Moto Sapiens editor survives a horrible accident thanks to a proper helmet.
At the center of our living room is a big, square-shaped glass box. It houses a pair of white Everlast boxing gloves with the signature and dedication from world boxing icon Manny Pacquiao.
Undeniably, he is one of the finest fighters in the ring in our time. When I finally got his autograph sometime in 2008 during his visit to the Philippine National Police Headquarters, I thought I had one of the best souvenirs one can ever dream of owning. I was so mesmerized by this prized possession that I never had second thoughts about securing it in a safety compartment display case--for the Ilagans of this generation and the next to see, and to reflect on the great achievements of this Pinoy.
However, my heart is changing. I now have this urge to pull the gloves from the glass box and replace it with something more special. It's something that really matters more in my life: a motorcycle helmet.
Nope. This Shoei Helmet GT Air I bought from MotoMarket for P30,000 a few years back doesn't bear the autographs of MotoGP bigwigs Valentino Rossi nor Marc Marquez.
It’s the headgear that saved me from a horrible road accident that happened last year. It's one hell of a helmet. The accident was so terrifying that it keeps coming back in my mind, whether I'm riding or sleeping.
In May 2017, I joined members of the Yamaha Big Bike Club for a relaxing breakfast ride to Tagaytay. After feasting on fried rice, kapeng barako, bangus and langonisa that tasted more delicious because of the endless exchange of comical riding adventures, we headed home to join our respective families for obligatory Sunday lunch.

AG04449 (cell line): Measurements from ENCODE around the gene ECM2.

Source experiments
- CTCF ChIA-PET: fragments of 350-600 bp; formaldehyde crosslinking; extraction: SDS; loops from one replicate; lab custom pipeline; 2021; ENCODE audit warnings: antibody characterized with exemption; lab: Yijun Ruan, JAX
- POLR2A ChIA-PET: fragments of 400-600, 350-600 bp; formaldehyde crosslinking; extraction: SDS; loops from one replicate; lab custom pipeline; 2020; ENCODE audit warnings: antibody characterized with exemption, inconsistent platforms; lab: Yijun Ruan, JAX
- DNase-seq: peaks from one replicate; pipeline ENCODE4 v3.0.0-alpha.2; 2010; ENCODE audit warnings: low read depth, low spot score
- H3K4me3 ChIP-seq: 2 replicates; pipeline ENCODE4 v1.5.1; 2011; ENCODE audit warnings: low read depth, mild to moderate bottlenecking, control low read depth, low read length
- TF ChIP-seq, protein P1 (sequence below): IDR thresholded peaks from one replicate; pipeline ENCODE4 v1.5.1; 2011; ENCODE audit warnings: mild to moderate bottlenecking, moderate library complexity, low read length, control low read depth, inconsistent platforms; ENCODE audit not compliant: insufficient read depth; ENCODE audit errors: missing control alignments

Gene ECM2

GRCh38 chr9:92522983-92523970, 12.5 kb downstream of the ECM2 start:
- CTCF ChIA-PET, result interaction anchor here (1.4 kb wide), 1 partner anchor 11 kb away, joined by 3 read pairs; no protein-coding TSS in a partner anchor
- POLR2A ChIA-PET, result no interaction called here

While cruising back home, a red car suddenly made a U-Turn from the shoulder. The car turned so fast that I didn’t have time to hit the brakes. I was left with no option but to face a horrible T-bone collision head on. I let God do the rest.
Up to now, I vividly remember the sound of a big bang when my Yamaha MT-07 hit the left fender of that red car. I can still remember the moment I was air borne on top of the car’s front bonnet, and hitting the pavement and rolling over twice before my whole body finally came to a halt.
I thought that was it.
Call it a miracle. I didn't black out from the strong impact on the pavement. After seeing that proverbial white light, I found myself still breathing and conscious, although lying a few inches from the broken lines on the road. And with a little push with whatever energy I had left, I managed to turn my body away from the center broken line to avoid being hit by oncoming vehicles. I still recall the moment my helmet hit the ground before I rolled over twice. The helmet strap remained intact.
It was a very emotional moment for me when my riding buddies followed to the hospital to check my condition. The road crash caused fractures on both my ankles, while my entire body was heavily swollen. Even more emotional for me was when they turned over the helmet.
The GT Air had deep scratches on the right side but the helmet shell remained sound and solid--although the visor had lost its alignment. With teary eyes, I held the Shoei tightly to my chest and silently thanked the Lord Almighty for a second lease on life.
After one year and four months following the tragedy, I have fully recovered in physical and emotional terms. Probably a twist of fate, I almost sold the Shoei GT Air before the accident happened due to budget issues. It was a wise decision to keep it.
Now I believe this awesome piece will stay with me forever.
So move over, Manny Pacquiao. I’ve got a new idol!